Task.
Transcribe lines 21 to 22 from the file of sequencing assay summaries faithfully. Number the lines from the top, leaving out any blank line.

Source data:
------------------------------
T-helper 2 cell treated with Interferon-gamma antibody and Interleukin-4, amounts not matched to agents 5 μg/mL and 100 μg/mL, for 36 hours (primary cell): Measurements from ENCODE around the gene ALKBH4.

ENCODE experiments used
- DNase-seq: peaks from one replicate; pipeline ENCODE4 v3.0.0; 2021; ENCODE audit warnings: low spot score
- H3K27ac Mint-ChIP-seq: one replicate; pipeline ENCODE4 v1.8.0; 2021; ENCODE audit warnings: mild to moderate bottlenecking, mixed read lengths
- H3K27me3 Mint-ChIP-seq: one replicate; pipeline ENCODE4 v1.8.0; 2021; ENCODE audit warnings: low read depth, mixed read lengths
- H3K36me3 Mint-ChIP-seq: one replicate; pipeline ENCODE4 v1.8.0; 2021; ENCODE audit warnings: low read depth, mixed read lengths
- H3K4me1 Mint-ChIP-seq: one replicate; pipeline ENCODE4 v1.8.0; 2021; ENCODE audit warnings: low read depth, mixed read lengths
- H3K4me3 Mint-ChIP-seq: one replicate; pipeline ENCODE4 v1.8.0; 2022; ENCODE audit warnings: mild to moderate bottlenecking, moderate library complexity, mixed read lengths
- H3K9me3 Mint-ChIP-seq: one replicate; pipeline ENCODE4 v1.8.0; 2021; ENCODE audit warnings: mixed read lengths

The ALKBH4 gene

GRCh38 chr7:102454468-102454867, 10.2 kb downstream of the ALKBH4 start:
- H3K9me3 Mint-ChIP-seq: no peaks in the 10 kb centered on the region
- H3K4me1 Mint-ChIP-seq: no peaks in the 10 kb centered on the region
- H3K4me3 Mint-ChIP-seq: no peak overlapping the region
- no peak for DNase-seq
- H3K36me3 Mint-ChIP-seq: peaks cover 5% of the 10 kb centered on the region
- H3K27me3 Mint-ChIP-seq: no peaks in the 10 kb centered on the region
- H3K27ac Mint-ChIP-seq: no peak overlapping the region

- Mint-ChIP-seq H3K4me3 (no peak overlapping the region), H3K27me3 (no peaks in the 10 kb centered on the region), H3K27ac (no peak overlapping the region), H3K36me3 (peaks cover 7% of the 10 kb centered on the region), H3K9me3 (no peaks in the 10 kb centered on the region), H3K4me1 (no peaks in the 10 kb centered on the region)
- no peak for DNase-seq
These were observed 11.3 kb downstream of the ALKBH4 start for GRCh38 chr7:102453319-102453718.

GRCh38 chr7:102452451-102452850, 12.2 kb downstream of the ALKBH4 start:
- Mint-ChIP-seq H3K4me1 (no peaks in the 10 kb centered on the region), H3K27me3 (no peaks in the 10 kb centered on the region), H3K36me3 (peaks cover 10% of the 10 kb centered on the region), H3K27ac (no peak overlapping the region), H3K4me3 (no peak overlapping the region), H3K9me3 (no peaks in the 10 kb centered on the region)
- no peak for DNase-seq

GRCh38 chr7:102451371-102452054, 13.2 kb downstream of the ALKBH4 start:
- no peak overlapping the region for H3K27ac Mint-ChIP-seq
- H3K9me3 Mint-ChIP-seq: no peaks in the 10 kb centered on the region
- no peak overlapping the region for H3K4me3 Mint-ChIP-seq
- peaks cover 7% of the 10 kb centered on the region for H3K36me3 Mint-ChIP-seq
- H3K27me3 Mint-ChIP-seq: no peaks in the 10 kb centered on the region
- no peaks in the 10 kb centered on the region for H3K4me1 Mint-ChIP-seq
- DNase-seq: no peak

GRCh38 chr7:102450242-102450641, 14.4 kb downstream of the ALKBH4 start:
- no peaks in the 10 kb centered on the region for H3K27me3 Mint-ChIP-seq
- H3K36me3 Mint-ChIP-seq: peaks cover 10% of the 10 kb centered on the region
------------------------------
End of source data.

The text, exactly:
These were observed 11.3 kb downstream of the ALKBH4 start for GRCh38 chr7:102453319-102453718.

GRCh38 chr7:102452451-102452850, 12.2 kb downstream of the ALKBH4 start: